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Afghan spy agency director's condition improving after bombing

December 07, 2012|By David Zucchino
  • In a May 2007 file photo, Afghanistan's former Kandahar Gov. Asadullah Khalid and the country's current intelligence chief speaks to media at a hospital after surviving a suicide attack in the city of Kandahar, Afghanistan. Khalid was wounded in a bombing Thursday in the capital, Kabul, Afghan officials said.
In a May 2007 file photo, Afghanistan's former Kandahar Gov. Asadullah… (Allauddin Khan / Associated…)

KABUL, Afghanistan – The director of Afghanistan’s spy agency was improving Friday after treatment for wounds he suffered when a suicide bomber detonated an explosive device a day earlier at a Directorate of National Security guest house in the capital, officials said.

"By God the great, the health condition of Asadullah Khalid . . . is acceptable and is getting better,’’ the Directorate of National Security said in a statement.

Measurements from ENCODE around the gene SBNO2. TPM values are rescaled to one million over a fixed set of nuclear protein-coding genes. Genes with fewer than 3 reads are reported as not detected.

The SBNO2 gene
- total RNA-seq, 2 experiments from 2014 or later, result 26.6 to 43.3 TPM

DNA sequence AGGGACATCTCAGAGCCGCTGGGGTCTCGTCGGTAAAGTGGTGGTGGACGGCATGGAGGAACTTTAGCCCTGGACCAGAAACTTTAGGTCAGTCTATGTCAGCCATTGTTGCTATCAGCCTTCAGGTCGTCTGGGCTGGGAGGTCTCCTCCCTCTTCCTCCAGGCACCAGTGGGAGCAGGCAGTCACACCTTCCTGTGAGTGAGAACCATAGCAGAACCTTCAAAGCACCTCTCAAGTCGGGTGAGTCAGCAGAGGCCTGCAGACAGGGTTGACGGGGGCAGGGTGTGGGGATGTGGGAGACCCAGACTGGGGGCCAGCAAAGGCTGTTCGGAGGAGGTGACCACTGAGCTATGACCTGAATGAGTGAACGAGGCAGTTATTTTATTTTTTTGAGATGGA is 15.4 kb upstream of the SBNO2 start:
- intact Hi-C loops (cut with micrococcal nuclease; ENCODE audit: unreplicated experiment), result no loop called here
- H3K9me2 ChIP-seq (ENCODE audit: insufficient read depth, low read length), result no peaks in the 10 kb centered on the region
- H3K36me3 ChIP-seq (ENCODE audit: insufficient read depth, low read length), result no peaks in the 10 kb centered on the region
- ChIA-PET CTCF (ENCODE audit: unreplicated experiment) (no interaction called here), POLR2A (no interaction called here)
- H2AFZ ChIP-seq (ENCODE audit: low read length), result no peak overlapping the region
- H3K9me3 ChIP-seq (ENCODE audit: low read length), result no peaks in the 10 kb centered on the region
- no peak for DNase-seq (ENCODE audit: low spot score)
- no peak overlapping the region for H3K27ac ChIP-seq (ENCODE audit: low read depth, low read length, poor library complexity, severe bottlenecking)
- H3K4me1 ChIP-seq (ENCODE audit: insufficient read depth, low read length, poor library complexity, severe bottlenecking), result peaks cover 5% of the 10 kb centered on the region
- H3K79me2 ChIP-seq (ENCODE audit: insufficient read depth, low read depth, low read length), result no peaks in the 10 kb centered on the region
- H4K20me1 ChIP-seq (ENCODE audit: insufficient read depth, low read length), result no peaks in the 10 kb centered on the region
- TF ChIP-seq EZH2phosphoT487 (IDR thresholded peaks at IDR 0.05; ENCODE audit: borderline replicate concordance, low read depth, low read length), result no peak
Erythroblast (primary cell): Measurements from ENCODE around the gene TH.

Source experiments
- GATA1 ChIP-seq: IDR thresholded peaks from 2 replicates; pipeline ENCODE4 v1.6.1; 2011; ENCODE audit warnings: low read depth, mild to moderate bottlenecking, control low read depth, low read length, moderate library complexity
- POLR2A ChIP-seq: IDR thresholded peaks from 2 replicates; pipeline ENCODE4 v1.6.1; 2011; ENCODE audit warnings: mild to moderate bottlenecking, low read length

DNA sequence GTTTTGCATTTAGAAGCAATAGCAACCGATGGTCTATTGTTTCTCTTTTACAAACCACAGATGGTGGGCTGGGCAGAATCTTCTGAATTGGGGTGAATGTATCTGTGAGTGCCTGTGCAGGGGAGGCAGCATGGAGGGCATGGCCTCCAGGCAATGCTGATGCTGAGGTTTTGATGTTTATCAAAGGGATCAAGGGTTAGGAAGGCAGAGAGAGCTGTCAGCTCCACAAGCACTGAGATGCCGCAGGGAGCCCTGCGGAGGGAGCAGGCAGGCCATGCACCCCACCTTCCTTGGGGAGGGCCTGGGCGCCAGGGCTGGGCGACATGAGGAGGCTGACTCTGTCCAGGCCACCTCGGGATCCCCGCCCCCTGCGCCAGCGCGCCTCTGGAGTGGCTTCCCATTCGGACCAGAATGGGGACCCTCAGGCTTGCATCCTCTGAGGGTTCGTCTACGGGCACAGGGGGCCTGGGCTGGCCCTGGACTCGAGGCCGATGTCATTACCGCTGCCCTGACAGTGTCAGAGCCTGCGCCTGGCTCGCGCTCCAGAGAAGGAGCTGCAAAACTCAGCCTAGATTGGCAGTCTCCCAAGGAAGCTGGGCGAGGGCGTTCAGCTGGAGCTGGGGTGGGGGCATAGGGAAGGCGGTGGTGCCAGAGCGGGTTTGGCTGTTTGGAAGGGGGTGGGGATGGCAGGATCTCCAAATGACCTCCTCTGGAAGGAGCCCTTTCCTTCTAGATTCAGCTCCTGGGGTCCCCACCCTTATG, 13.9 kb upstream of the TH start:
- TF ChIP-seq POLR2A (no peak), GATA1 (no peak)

The Taliban claimed responsibility for the bombing, which occurred as Khalid, 43, was greeting a visitor to the guest house in an upscale neighborhood of Kabul. The spy agency said the bomber, who was reportedly killed in the blast, had hidden the bomb in his underwear.

The agency said the attacker posed as a peace envoy from the Taliban. The Taliban used a similar tactic in September 2011, when a suicide bomber with explosives hidden in his turban killed former Afghan President Burhanuddin Rabbani and four other members of the government-backed High Peace Council seeking negotiations with the Taliban.

Khalid was receiving treatment at a U.S. military medical facility at Bagram Air Base north of Kabul, according to the International Security Assistance Force.

Khalid, an ethnic Pashtun who is fiercely opposed to the Taliban and is also a critic of Pakistan and whose intelligence agency supports elements of the insurgency, was appointed intelligence chief on Sept. 15. He is a former governor of Kandahar Province, the spiritual home of the Taliban, where he was accused of human rights violations.

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Special correspondent Hashmat Baktash contributed to this report.

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